Approval and belief, Mom, Dad. Approval and belief. Powerful, powerful tools.

So, from that point on, I wanted to play a perfect football game. If he believed in me, I could believe in me. And so, I tried to play a perfect game. And we had a wonderful group of guys, the golden boy sitting over here, one of my all‑time favorite ball players and runners, Mr. Robinson back here. A great guy. He's a great teammate. Bart Starr, Max McGee, Fuzzy Thurston, Forrest Gregg, Bob Skoronski, Nitschke, Caffey, Wood and Adderley, Hart, just an incredible, incredible group of guys.

But we also had a wonderful team, and I believe a team that played as a team and lived as a team and enjoyed one another as a team.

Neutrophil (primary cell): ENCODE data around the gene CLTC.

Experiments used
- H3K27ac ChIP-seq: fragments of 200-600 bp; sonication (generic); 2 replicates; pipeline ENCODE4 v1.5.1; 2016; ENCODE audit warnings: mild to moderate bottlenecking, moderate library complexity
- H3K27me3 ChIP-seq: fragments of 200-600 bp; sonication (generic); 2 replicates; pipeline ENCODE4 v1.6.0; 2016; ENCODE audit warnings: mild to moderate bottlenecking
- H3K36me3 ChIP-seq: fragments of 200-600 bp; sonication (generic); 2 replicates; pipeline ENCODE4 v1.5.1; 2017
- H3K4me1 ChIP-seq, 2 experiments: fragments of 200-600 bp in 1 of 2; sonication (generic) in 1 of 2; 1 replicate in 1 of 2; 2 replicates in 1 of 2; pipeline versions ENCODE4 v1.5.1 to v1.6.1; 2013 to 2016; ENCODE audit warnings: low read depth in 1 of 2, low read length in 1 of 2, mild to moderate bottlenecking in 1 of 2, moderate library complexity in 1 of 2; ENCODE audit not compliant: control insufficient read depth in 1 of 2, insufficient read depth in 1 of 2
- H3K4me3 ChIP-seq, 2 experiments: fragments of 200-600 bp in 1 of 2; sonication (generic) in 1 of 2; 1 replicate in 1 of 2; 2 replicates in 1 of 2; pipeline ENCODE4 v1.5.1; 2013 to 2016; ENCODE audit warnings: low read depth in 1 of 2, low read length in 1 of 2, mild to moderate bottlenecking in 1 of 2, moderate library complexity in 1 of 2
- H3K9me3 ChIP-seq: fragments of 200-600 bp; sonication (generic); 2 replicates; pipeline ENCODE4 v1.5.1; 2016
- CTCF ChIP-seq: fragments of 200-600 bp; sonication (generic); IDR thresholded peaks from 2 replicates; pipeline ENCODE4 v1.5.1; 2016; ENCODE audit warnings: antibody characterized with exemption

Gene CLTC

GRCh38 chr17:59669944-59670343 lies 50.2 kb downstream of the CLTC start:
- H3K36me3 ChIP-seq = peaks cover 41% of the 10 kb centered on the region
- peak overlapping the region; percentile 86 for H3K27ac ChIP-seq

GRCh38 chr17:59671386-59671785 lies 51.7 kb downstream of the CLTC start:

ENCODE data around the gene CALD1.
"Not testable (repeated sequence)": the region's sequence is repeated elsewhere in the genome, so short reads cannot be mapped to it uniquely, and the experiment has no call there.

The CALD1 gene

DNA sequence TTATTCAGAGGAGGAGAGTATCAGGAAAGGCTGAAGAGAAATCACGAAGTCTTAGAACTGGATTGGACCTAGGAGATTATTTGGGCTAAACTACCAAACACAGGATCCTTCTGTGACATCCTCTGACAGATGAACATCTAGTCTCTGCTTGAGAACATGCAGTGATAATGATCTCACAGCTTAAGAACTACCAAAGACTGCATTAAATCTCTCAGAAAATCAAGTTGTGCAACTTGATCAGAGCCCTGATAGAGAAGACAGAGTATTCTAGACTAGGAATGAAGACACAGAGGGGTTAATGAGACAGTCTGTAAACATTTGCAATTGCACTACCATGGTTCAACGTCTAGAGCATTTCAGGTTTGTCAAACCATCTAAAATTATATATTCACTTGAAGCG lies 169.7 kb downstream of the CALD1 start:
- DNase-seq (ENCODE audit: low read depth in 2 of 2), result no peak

And my best example of that is in the 1965 season, I had nine operations. I came back in the next season. I weighed 189 pounds at one point during the offseason, and when I had nine operations, when I got done, I got up to 218.

And I went into the coach's office to talk contact with him. And he said, "Jerry, go home. Just go home. I'll pay your salary, take care of all your hospital bills, take care of everything, just go home." "Coach, I can't go home. If I go home, I'll never play again. I missed the whole season. I'll miss another season. I'll probably never play again."

"Well, I can't count on you." "Well, I don't care if you can count on me. I'm going to play." "Jerry, I wish you'd just go home." "No, I'm not going home."

We did this for 45 minutes. Finally, he says, "Okay, I'm going to put you with the defense." I said, "Great, I always wanted to play defense anyway." So, I was at least cocky because I was getting on the field, and I certainly wasn't prepared for it.